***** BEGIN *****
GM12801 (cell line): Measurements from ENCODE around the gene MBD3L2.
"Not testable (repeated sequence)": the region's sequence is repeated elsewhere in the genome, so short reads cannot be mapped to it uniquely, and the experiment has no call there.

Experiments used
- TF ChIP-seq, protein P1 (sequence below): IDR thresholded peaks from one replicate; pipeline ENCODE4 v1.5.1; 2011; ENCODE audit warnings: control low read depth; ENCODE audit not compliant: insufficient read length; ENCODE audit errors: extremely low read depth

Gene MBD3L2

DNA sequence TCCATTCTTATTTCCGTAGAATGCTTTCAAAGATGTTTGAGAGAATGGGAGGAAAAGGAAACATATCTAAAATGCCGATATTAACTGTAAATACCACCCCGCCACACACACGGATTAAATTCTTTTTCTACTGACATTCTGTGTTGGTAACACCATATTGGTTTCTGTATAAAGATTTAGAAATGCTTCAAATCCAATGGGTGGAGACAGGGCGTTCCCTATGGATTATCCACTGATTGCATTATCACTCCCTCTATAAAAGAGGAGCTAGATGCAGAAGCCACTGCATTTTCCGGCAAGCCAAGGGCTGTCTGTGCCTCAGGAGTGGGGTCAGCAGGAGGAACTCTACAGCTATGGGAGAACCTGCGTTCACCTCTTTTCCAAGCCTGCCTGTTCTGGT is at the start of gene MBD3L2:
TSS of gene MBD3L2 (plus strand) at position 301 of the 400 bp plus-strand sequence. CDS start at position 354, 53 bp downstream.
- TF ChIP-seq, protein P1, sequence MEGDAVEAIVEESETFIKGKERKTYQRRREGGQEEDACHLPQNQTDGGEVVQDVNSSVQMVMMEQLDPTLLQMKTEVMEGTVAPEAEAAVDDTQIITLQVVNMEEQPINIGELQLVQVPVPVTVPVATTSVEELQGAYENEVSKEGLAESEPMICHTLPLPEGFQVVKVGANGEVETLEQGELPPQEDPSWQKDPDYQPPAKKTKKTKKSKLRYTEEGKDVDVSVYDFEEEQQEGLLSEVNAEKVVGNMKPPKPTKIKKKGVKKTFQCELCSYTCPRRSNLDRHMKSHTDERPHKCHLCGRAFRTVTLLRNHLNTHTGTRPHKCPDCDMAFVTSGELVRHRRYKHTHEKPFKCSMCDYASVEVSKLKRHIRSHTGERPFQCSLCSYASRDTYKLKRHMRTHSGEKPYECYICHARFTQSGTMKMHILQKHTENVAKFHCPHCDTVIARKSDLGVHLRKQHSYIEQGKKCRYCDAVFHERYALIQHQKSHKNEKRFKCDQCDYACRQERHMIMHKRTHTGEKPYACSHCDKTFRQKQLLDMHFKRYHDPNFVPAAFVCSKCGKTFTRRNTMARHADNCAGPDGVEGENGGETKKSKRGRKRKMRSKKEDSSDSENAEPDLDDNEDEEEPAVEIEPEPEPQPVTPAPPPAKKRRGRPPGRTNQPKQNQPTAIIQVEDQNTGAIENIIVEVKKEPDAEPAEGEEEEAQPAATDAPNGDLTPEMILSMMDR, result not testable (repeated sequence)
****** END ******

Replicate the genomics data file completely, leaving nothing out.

GM12801 (cell line): Measurements from ENCODE around the gene MBD3L2.
"Not testable (repeated sequence)": the region's sequence is repeated elsewhere in the genome, so short reads cannot be mapped to it uniquely, and the experiment has no call there.

Experiments used
- TF ChIP-seq, protein P1 (sequence below): IDR thresholded peaks from one replicate; pipeline ENCODE4 v1.5.1; 2011; ENCODE audit warnings: control low read depth; ENCODE audit not compliant: insufficient read length; ENCODE audit errors: extremely low read depth

Gene MBD3L2

DNA sequence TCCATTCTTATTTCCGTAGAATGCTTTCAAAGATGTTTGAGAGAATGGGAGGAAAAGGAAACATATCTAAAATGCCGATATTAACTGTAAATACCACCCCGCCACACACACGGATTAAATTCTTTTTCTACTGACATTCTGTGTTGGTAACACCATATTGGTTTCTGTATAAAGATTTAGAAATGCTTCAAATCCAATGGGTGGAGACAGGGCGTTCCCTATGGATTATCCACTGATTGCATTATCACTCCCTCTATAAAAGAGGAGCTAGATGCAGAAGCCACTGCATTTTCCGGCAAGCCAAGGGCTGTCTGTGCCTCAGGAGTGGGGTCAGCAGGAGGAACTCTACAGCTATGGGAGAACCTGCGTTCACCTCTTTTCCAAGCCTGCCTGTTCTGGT is at the start of gene MBD3L2:
TSS of gene MBD3L2 (plus strand) at position 301 of the 400 bp plus-strand sequence. CDS start at position 354, 53 bp downstream.
- TF ChIP-seq, protein P1, sequence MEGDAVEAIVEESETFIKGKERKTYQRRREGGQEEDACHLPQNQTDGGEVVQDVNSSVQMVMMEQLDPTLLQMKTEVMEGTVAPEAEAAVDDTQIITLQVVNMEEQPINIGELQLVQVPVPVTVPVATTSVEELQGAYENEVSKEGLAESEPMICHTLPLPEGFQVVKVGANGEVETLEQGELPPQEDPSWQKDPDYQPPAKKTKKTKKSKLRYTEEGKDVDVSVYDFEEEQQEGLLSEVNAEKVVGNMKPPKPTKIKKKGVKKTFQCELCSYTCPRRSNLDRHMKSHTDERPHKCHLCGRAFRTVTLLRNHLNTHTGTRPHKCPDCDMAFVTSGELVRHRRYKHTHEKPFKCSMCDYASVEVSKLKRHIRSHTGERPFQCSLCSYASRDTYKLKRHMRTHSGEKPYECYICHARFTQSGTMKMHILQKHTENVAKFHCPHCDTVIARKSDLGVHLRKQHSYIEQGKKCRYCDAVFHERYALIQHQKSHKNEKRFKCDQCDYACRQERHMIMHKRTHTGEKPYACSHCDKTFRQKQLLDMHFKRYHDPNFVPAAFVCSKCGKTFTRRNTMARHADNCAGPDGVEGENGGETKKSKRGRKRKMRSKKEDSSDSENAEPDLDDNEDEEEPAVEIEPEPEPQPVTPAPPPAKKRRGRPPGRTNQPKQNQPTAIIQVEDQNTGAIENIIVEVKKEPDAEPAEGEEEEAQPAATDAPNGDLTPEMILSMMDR, result not testable (repeated sequence)